Delivering the King Abdullah University of Science and Technology required collaboration between nine HOK studios from across the world and included the Masterplanning, Architecture, Interiors, Landscaping, Science + Technology and Engineering teams. Using technology to work seamlessly across our studios allowed us to deliver the project in only 18-months.


The Etihad Arena in Yas Island, Abu Dhabi. 

The Middle East is home to some of the world’s most ambitious and iconic buildings, such as Dubai’s Burj Khalifa. How are the ambitions of governments in the region influencing the architecture and design industries?

Historically, most masterplans and buildings in the region are (and have always been) primarily utilitarian. With more people residing for extended periods of time, they are demanding better offerings within their communities. Iconic buildings and developments have often played an integral role within this this ecosystem, creating a place which resonates with the indigenous and expatriate communities.

Many cities in the region were formed around a tight grid and hence enjoyed a tight social fabric as well. This original and natural design has started to influence the physical form of modern-day communities we today, where the collective whole is the most significant factor in placemaking. If you look at cities today, people are outdoors and are engaging with the public realm more holistically than they did 20 years ago.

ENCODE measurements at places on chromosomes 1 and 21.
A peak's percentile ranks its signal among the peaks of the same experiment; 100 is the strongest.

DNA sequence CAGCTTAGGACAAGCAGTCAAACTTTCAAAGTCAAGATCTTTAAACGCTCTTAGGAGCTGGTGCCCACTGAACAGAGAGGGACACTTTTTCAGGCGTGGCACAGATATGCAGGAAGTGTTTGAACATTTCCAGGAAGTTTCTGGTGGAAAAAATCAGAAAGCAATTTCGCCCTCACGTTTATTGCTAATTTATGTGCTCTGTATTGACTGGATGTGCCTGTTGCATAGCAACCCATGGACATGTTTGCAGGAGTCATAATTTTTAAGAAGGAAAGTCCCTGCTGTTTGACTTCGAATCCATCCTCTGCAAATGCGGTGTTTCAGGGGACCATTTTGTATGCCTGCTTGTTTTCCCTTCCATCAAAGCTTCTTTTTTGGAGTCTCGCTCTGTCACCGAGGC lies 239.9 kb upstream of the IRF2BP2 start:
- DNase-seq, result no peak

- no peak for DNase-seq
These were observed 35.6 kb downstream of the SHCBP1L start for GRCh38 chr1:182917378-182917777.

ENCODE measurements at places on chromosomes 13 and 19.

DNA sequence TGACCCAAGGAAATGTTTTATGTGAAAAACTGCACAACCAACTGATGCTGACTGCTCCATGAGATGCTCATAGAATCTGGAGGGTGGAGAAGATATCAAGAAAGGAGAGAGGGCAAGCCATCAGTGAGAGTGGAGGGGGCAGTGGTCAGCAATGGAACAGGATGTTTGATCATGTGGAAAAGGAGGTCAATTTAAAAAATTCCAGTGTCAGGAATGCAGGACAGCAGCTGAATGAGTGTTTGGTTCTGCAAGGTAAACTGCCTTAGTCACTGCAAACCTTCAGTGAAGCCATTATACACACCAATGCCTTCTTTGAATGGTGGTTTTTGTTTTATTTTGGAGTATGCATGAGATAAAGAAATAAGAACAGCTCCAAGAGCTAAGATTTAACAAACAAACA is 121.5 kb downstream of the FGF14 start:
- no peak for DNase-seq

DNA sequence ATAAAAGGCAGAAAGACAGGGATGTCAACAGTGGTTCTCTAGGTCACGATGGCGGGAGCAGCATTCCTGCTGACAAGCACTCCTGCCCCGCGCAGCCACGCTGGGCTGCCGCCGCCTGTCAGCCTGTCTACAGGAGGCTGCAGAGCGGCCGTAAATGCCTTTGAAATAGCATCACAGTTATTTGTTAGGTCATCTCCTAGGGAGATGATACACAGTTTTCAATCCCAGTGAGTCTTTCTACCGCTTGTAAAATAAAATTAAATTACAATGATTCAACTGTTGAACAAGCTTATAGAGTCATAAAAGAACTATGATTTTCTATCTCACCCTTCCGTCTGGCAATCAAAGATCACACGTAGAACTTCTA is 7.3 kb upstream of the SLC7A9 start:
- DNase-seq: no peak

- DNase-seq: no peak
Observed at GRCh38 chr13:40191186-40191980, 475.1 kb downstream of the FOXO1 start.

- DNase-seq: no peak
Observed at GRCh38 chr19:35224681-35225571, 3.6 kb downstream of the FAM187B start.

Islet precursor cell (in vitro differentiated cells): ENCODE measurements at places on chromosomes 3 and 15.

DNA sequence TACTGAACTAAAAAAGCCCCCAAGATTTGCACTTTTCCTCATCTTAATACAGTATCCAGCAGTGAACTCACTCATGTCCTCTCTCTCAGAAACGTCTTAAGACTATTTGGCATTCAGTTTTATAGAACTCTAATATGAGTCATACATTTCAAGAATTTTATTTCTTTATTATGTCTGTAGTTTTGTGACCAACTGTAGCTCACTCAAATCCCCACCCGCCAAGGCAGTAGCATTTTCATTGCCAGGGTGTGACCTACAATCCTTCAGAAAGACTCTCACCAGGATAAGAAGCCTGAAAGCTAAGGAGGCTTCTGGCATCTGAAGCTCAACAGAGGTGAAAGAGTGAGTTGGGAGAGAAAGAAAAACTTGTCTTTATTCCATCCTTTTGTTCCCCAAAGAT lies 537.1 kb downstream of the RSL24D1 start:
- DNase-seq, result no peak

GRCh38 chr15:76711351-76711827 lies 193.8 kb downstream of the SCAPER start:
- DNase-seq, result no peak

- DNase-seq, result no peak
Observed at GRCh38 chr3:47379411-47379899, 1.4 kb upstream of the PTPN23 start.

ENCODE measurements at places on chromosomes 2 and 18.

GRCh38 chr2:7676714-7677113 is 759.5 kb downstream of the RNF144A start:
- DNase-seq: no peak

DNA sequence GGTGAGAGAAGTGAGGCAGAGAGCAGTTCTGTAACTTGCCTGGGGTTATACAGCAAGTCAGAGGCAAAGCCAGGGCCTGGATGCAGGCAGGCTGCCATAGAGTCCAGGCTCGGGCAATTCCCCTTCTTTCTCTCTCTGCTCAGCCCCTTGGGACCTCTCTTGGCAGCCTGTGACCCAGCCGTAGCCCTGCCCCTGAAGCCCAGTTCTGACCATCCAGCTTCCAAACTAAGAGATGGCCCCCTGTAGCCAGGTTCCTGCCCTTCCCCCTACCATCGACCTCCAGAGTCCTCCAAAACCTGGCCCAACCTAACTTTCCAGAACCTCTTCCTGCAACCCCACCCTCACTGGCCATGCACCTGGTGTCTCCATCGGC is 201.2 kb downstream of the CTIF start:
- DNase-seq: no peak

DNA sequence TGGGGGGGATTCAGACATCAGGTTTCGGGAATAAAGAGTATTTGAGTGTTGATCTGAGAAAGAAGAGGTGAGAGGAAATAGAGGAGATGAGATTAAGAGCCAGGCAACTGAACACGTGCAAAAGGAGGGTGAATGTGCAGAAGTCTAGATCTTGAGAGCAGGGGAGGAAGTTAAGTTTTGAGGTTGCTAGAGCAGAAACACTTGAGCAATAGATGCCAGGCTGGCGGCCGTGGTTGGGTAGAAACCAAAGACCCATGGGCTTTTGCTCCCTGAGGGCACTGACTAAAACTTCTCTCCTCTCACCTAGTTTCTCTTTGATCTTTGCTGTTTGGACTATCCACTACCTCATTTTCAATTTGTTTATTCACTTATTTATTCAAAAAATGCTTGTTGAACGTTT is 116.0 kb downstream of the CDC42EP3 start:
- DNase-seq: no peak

EXPO 2020 spans an area of over 1,000 acres and features 192 country pavilions. What process did HOK undertake to create the EXPO 2020 masterplan?

Our work on the EXPO masterplan was crucial because we knew it would be central to how people would experience the event and its sub-themes. We established a framework for the success of the pavilions and created a public realm which generated a vitality to the overall event experience.

This was also one of the first ever EXPOs to have an evening component, allowing Dubai to take advantage of the climate, leverage longer visitor times, and allow more families to visit. Integrating public spaces was a primary focus, along with constantly thinking about creating a lasting image and legacy. From start to finish, it was really something special.


The EXPO 2020 Dubai Masterplan. 

What exciting and unique features does the EXPO 2020 masterplan include?

The most important thing we delivered was the concept behind the Al Wasl Plaza, which reinforced EXPO 2020’s core sub-themes of sustainability, mobility, and opportunity.

Al Wasl translates to 'connection' and, as the central gathering and connection point of the EXPO, is representative of Dubai which has traditionally brought people from across the world together.

These opportunities are rare - we were proud to be part of making the aspirations come to fruition.

Planning EXPO 2020 will be hard to top! What’s next for HOK? Do you have any interesting projects in the pipeline?

It is difficult to pick one project because we are involved across a whole spectrum of developments! Regardless of what it is, we want to design responsibly and sustainably to improve the human condition and how people experience the public realm.

We’re always looking for projects that challenge us, and we want to make a difference and contribute to the betterment of the region through developments of all sizes, across all sectors.